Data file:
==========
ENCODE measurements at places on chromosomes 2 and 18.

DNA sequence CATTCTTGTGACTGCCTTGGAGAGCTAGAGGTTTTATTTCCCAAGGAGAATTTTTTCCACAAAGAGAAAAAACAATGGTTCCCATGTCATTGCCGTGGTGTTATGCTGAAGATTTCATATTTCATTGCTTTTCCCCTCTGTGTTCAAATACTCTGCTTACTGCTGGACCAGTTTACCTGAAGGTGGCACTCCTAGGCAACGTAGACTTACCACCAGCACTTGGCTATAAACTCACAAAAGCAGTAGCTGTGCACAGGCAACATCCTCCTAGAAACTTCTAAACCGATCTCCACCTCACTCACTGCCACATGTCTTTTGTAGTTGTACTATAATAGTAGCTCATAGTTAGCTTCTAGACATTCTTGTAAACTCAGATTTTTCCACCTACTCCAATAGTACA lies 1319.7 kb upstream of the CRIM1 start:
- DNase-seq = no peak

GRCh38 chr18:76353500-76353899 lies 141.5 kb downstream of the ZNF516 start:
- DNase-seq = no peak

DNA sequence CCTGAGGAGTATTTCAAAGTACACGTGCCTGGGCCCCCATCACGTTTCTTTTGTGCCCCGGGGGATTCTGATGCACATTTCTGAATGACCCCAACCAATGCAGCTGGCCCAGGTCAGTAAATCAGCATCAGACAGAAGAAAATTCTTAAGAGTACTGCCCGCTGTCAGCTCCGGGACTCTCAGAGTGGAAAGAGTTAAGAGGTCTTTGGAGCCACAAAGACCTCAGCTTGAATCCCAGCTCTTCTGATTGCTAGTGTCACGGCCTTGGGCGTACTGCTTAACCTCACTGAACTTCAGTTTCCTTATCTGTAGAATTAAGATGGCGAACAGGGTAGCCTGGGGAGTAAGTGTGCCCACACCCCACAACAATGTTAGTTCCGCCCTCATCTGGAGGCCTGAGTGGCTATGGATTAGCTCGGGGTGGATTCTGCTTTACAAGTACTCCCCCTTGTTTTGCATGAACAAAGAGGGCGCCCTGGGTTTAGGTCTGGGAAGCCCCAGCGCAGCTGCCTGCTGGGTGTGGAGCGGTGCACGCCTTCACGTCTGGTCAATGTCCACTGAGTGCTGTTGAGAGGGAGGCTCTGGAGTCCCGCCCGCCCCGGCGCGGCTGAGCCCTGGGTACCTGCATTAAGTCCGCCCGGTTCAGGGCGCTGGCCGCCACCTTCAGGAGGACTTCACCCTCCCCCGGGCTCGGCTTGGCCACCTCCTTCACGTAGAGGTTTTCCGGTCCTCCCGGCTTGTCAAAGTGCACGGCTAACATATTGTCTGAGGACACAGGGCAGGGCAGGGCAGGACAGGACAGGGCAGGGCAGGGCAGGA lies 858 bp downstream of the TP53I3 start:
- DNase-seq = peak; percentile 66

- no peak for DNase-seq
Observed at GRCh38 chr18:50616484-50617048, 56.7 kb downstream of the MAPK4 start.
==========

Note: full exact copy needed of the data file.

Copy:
ENCODE measurements at places on chromosomes 2 and 18.

DNA sequence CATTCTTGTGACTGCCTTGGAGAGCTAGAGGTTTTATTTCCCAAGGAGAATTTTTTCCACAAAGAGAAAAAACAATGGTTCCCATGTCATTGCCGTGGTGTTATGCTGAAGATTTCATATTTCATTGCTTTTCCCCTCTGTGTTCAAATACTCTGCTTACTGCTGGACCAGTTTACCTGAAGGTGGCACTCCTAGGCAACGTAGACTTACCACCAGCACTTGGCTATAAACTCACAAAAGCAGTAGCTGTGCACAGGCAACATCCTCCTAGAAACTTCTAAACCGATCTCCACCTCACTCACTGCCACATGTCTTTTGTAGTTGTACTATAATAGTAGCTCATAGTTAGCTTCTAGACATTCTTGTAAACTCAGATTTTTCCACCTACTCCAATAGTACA lies 1319.7 kb upstream of the CRIM1 start:
- DNase-seq = no peak

GRCh38 chr18:76353500-76353899 lies 141.5 kb downstream of the ZNF516 start:
- DNase-seq = no peak

DNA sequence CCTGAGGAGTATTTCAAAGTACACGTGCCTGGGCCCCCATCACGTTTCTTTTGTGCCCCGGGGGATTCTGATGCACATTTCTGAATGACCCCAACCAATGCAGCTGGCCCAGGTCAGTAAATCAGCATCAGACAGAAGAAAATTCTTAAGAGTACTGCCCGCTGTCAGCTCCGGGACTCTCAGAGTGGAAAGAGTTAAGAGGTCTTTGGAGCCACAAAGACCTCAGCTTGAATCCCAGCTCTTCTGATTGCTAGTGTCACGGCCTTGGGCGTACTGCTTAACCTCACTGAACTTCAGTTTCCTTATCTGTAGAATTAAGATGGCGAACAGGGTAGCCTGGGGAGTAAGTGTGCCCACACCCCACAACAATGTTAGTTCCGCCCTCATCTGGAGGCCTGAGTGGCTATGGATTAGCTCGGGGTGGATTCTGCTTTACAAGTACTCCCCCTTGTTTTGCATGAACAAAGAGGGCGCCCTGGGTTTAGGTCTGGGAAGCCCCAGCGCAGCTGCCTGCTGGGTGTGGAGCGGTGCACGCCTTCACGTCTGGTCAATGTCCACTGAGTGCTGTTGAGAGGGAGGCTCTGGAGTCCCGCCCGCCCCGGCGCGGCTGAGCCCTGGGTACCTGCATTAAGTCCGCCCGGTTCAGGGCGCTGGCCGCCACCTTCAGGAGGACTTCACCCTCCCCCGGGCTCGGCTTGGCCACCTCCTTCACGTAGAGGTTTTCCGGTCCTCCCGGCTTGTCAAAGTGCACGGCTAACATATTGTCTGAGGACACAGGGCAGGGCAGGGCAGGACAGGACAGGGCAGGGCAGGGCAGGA lies 858 bp downstream of the TP53I3 start:
- DNase-seq = peak; percentile 66

- no peak for DNase-seq
Observed at GRCh38 chr18:50616484-50617048, 56.7 kb downstream of the MAPK4 start.